Reclaiming a River

Volunteer clean-up of KK River latest example of long-term efforts to transform the urban stream.

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Kyle Puckhaber helped remove trash from the Kinnickinnic River during a clean-up event. (Photo by Scottie Lee Meyers)

Kyle Puckhaber helped remove trash from the Kinnickinnic River during a clean-up event. (Photo by Scottie Lee Meyers)

Jerry Zaren lays out the 25-pound salmon he and his buddies reeled in Saturday morning from the Kinnickinnic River near the Sixth Street bridge. Zaren, 46, doesn’t plan to eat the fish because he fears it’s not safe. Nevertheless, he said, “The river is a lot better now than when I was a kid, I can tell you that.”

The Milwaukee Metropolitan Sewerage District launched the River Rehabilitation and Flood Control Project in 2008 to help revive the river. The plan calls for removing more of the concrete-lined channels, installing natural landscaping and demolishing 82 houses that are susceptible to flooding. More than 40 houses already have been demolished.

The physical and ecological transformation is in part a product of partnerships between river and public health advocacy groups with governmental agencies, which have begun a series of projects to control flooding and rehabilitate the river, called the KK River for short.

“The health of the environment directly improves the health of the community,” said Amanda Milford, a community health organizer for Sixteenth Street Community Health Centers.

The health center, along with Milwaukee Riverkeeper, hosted the biannual river cleanup near the Sixth Street bridge.

Volunteers work to clean up the Kinnickinnic River. (Photo by Scottie Lee Meyers)

Volunteers work to clean up the Kinnickinnic River. (Photo by Scottie Lee Meyers)

A look to the west shows a concrete-lined channel that stretches for thousands of feet and is marred by graffiti. The channel was installed in the 1950s to reduce flood risk and slow water flows. The water moves as if on a conveyor belt and a dark tint of algae is easily visible in the low-water level.

To the east, the concrete slabs have been removed and large rocks line the riverbank, some causing small caps of whitewater. Native plants sprout through the rock banks serving as a vegetative buffer, which is reinforced by the natural landscaping that sits above the bank, tiered like a rice field. Those who fish cast their lines east of the bridge.

More than 50 volunteers, including State Representative JoCasta Zamarripa, strolled the streets and waded the river to pick up trash that might have otherwise found its way into the waterway.

It didn’t take long for Angel Suarez, a freshman at nearby Escuela Verde, to fill up his first garbage bag with plastic soda bottles, deteriorated signs and broken glass. During the school week, he exercises along the river during the school’s morning wellness program.

“I try to help out whenever I can because the litter adds up quickly. Anytime we can do something for the neighborhood it’s nice,” Suarez said as he posted a sign with an anti-littering message written in English and Spanish into a lawn.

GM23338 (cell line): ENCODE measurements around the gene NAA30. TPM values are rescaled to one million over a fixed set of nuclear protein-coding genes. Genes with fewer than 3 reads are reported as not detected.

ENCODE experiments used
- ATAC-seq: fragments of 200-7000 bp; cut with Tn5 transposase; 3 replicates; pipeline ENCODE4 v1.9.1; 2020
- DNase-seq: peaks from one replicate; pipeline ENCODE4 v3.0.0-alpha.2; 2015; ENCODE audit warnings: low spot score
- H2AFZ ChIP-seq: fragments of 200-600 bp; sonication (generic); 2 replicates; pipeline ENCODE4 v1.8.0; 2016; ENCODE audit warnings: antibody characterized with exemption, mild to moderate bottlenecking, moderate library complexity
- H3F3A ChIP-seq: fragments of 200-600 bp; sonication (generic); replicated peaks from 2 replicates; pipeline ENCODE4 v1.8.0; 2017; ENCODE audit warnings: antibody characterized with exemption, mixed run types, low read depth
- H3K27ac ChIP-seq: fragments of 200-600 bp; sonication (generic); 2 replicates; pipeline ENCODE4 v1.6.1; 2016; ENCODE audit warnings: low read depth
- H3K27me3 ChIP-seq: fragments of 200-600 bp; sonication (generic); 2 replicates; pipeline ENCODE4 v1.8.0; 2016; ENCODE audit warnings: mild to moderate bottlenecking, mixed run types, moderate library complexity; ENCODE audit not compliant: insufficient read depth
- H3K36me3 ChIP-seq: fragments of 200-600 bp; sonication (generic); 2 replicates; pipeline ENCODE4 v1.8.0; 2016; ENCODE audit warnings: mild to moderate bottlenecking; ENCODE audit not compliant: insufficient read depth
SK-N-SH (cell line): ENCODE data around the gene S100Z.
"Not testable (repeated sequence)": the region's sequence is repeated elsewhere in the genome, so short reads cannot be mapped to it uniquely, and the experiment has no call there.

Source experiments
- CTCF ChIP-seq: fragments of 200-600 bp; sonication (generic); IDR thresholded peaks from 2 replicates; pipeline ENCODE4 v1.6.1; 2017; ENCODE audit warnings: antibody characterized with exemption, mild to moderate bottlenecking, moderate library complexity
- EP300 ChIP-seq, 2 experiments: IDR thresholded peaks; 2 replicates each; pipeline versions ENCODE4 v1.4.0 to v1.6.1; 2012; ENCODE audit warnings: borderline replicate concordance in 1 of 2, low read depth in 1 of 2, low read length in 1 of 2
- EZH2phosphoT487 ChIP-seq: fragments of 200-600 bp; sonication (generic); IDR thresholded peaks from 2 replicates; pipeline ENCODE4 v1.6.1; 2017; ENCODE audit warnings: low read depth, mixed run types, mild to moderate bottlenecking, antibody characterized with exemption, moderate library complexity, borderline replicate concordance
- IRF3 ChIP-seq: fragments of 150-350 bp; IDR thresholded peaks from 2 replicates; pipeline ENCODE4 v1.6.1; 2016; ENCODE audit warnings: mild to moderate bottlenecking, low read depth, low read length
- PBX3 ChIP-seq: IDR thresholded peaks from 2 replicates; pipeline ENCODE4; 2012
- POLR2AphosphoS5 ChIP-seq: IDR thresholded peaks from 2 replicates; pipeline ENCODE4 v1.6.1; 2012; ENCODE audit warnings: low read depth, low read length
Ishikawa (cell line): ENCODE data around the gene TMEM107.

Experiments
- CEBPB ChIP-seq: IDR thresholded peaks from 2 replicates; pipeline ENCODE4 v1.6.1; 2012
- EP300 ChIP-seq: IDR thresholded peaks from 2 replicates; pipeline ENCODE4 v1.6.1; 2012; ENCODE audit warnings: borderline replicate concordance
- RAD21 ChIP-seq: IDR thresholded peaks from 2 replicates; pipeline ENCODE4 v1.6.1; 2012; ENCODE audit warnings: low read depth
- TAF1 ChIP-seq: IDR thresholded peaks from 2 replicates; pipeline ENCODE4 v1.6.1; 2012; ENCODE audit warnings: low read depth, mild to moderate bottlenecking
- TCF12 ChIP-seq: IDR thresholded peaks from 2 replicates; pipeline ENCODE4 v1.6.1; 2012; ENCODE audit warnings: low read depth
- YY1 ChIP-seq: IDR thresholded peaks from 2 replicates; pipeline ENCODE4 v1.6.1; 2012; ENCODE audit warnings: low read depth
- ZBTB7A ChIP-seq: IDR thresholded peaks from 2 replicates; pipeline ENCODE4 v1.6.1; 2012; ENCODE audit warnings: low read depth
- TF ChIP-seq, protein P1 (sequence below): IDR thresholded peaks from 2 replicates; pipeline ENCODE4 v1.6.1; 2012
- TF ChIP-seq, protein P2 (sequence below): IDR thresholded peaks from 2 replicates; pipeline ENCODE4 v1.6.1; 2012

Like many other rivers in major cities with rich industrial histories, the KK River was a victim of economics winning out over ecology.

“Manufacturing companies like those that line the Menomonee Valley considered the river as their dumping ground,” said Demaris Kenwood, the interim administrator for Friends of Milwaukee’s Rivers.

The KK River is the smallest of the three rivers that flow into the Milwaukee harbor, running approximately 9.5 miles. Roughly 200,000 people live in the KK River watershed, making it the most densely populated in the region, according to the state’s Department of Natural Resources.

A large portion of the river’s watershed is within the MMSD combined sanitary and storm-water-runoff pipe system. MMSD has 26 points where the overflow discharges to the streams in the Kinnickinnic River watershed, according to a 2011 report by the Milwaukee Estuary Area of Concern Stakeholder Group.

Milwaukee Riverkeeper conducts regular tests at 50 sites throughout the Milwaukee water basin. In 2011, the most recent report available, the KK River scored a D-, meaning, “few water quality indicators meet desired targets, or only meet water quality targets 60-69% of the time.” According to the report, “Bacteria levels were off the charts.”

The revitalization project has run into problems. MMSD officials fired two companies and banned a subcontractor from future projects after it was discovered that they were exposing the river to asbestos during demolition work.

A grand opening celebration for the Kinnickinnic River Trail is scheduled for Saturday, Oct. 12, from 1:30 to 4 p.m. at the southwest end of the bridge at Chase and Rosedale avenues.

This story was originally published by Milwaukee Neighborhood News Service, where you can find other stories reporting on fifteen city neighborhoods in Milwaukee.

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